It's rare to find a manufacturer who really listens to customers. Most are arrogant enough to presume that they can lead and make a market, but the GSi shows that Vauxhall has really listened to what its buyers wanted. The issue of course is still that for not much more, other rivals offer more performance. But if you don't need that and have an eye on the bottom line though, this Vauxhall could still add up for you. Every underdog has its day.

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Suzuki Swift Sport

Suzuki Swift Sport

The Suzuki Swift Sport has long been a car embraced by serious drivers who know a great handling hot hatch when they see it. Though not especially powerful, it's agile, chuckable and brilliant fun for not a lot of money. Few potential buyers know this, so the idea with this third generation model is to widen its appeal with a smarter interior, lower running costs, a little more grunt and even sharper handling. For all that, it'll still be a well-kept secret in this segment, but one loyal buyers will enjoy hugely.

The Swift Sport has never been about pure power. Suzuki could easily shoehorn a 200bhp engine into the thing if it pleased, but that would just make it uninsurable for younger drivers. Instead, and rather sensibly, engine power has been modest, the latest car massaging peak horsepower up from the old car's 134bhp to a still distinctly manageable 138bhp. More important is the news that to achieve this, the old normally aspirated 1.6 has been replaced by a lighter and more efficient 1.4-litre Boosterjet turbo unit. Straight line performance improves marginally and there's 70Nm more torque (230Nm of it), but Suzuki has devoted much of their attention - and rightly so - to developing the Swift's chassis dynamics so it offers even more poise and control.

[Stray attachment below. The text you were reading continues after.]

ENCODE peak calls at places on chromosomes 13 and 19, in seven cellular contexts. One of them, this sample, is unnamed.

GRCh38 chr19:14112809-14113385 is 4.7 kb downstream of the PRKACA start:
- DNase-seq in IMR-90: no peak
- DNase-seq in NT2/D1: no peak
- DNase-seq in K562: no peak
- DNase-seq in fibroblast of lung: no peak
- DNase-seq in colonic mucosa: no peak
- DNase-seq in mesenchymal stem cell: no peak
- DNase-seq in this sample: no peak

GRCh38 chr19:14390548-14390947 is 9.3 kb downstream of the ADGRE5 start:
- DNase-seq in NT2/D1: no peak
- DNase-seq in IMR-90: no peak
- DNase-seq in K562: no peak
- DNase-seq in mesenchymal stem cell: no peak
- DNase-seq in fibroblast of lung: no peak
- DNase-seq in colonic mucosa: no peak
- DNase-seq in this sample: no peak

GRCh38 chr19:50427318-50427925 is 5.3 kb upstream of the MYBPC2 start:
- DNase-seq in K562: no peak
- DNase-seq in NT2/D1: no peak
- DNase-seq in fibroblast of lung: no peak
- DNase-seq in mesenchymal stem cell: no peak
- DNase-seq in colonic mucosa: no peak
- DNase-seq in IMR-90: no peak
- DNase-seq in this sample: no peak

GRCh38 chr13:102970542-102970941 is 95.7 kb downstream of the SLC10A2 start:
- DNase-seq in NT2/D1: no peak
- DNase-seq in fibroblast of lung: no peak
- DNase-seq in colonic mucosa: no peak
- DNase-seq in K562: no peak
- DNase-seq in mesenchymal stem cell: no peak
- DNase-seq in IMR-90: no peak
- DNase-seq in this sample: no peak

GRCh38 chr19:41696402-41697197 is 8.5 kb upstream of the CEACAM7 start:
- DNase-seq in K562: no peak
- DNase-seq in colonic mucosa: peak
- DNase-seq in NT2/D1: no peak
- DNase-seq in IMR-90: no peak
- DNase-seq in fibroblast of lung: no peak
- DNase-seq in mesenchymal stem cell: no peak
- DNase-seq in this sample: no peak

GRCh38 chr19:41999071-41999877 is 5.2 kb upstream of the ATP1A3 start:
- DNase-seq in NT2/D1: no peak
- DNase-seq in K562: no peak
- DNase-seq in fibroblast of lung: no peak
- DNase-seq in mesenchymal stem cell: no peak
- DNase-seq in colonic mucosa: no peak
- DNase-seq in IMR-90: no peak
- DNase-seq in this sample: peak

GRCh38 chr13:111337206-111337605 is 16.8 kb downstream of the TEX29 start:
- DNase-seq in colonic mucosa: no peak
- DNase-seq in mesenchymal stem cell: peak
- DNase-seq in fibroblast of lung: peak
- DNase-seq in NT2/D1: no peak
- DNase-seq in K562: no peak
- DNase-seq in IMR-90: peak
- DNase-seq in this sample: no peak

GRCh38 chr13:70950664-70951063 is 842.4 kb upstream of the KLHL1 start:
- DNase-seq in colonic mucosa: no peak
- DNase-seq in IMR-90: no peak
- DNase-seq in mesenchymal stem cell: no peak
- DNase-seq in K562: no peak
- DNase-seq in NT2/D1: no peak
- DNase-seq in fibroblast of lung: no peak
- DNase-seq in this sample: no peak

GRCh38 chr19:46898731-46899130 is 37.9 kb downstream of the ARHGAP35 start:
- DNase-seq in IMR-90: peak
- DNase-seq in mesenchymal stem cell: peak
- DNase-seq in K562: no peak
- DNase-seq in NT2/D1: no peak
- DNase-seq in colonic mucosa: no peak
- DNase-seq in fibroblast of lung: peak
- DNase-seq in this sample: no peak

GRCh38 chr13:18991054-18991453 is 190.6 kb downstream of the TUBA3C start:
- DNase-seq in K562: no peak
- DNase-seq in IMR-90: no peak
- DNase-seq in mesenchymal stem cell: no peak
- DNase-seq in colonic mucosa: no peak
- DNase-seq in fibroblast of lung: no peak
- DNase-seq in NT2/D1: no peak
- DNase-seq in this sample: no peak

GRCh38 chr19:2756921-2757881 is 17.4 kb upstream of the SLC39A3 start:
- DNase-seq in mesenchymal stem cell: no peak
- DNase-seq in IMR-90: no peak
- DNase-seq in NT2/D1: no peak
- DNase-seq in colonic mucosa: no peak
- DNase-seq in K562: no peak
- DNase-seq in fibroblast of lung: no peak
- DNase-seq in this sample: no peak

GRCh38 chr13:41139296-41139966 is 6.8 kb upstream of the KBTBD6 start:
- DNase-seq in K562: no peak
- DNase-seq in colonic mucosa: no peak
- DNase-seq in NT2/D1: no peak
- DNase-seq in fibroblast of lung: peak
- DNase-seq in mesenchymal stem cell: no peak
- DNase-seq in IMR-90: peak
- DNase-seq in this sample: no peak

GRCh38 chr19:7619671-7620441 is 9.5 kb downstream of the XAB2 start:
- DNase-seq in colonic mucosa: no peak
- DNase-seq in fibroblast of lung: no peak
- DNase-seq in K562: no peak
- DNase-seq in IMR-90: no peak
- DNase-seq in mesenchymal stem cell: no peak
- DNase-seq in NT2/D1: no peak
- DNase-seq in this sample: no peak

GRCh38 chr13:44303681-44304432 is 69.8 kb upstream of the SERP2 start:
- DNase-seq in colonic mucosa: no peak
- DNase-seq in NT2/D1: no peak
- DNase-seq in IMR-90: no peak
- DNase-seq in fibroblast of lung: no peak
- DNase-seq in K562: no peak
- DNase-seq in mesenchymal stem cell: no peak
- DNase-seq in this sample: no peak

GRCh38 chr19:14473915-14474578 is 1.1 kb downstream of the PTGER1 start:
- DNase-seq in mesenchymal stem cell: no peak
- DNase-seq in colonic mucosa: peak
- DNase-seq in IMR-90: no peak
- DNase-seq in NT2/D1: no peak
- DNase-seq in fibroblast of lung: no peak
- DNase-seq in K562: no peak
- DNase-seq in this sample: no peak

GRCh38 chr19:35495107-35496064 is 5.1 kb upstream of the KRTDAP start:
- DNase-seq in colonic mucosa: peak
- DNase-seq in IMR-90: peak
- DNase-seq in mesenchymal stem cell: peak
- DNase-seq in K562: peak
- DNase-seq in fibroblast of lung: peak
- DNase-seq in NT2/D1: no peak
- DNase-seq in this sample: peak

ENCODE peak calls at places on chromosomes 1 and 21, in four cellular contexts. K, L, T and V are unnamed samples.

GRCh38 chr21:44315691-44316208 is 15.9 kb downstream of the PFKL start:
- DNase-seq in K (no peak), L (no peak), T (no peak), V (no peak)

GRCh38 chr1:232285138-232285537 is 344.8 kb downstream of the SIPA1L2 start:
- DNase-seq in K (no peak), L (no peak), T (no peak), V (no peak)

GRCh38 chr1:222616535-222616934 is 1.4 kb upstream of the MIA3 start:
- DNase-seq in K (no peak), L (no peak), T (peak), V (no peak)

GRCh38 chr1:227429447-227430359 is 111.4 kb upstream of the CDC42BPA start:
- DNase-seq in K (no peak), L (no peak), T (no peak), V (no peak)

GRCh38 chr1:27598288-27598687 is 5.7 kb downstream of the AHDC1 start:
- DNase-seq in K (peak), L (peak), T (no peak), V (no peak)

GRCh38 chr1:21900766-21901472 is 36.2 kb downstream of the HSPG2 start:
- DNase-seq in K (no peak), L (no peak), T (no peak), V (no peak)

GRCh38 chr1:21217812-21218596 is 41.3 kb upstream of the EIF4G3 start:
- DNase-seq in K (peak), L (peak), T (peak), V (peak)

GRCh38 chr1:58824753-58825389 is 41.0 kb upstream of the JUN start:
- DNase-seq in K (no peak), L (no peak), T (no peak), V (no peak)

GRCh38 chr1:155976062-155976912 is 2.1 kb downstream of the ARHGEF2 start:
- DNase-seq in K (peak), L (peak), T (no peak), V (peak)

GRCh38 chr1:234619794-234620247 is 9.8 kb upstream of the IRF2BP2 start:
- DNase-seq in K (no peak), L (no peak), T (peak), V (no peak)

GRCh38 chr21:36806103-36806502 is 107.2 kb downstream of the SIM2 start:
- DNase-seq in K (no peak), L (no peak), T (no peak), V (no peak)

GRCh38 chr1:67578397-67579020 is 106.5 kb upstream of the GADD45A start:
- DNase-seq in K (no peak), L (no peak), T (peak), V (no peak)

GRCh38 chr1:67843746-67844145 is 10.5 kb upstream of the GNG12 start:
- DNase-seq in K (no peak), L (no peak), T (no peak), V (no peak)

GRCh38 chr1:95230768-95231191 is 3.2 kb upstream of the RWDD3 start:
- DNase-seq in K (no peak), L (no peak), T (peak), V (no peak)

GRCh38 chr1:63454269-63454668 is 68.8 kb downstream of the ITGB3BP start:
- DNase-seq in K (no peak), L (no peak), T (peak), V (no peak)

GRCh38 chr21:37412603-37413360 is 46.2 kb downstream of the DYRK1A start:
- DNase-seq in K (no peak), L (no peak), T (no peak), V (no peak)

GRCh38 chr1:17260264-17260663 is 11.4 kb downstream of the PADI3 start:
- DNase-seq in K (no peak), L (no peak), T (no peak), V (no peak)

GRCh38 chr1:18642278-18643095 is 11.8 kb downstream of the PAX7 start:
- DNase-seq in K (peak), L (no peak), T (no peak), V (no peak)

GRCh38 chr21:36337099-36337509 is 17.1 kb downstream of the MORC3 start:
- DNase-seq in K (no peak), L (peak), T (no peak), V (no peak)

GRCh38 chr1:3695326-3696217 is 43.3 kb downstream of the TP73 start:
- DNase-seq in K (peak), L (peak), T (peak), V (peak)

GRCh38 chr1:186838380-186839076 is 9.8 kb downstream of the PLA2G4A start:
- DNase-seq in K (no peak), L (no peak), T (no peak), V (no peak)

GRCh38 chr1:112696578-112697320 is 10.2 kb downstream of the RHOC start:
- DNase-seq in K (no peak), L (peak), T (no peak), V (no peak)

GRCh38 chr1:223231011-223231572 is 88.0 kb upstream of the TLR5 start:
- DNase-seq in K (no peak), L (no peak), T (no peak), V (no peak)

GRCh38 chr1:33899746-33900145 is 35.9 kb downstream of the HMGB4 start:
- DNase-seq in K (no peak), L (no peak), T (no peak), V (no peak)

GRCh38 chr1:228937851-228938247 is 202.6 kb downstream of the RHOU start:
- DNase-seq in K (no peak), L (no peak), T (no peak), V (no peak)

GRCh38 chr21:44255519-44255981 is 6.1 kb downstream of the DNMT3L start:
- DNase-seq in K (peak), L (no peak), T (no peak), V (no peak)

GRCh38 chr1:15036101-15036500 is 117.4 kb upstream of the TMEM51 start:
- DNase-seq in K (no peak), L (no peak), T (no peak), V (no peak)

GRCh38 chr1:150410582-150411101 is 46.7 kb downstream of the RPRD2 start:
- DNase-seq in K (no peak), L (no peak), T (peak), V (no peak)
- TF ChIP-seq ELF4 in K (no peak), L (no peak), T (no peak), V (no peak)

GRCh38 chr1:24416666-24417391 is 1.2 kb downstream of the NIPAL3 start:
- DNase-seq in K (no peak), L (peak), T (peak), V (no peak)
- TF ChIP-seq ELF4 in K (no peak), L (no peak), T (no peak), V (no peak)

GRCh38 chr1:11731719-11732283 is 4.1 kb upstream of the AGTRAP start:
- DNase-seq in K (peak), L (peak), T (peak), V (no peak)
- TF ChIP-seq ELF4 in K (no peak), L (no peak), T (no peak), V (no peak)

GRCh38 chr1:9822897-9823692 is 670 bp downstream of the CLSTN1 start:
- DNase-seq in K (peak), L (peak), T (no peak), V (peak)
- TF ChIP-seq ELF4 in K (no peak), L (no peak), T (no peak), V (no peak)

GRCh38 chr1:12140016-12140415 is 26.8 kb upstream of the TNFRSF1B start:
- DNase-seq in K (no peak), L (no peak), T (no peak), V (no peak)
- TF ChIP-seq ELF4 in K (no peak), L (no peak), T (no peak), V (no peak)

The suspension set-up has been completely revised in a bid to offer greater driving stability, optimized roll rigidity, and improved dynamic response. And it's all bolted to the much stiffer, lighter 'HEARTECT' platform that underpins the ordinary Swift model. There's a total kerb weight of just 970kgs. To give you some perspective on that, a rival Renaultsport Clio 200 EDC weighs over 200kgs. Which is why this Suzuki can match the performance of that Renault, despite offering considerably less power. Have cake; eat it. Simple.

This Swift Sport features an exclusive frontal design. The front grille and bumper project the nose beyond that of the standard Swift, conveying what the brand hopes is a sense of tautness and imminent action. Muscular shoulders, blacked-out A-pillars and vertically arranged front and rear lamps are brought into vivid relief in this top variant, with black aerodynamic under spoilers spanning the front, sides and rear, and a roof-end spoiler at the back.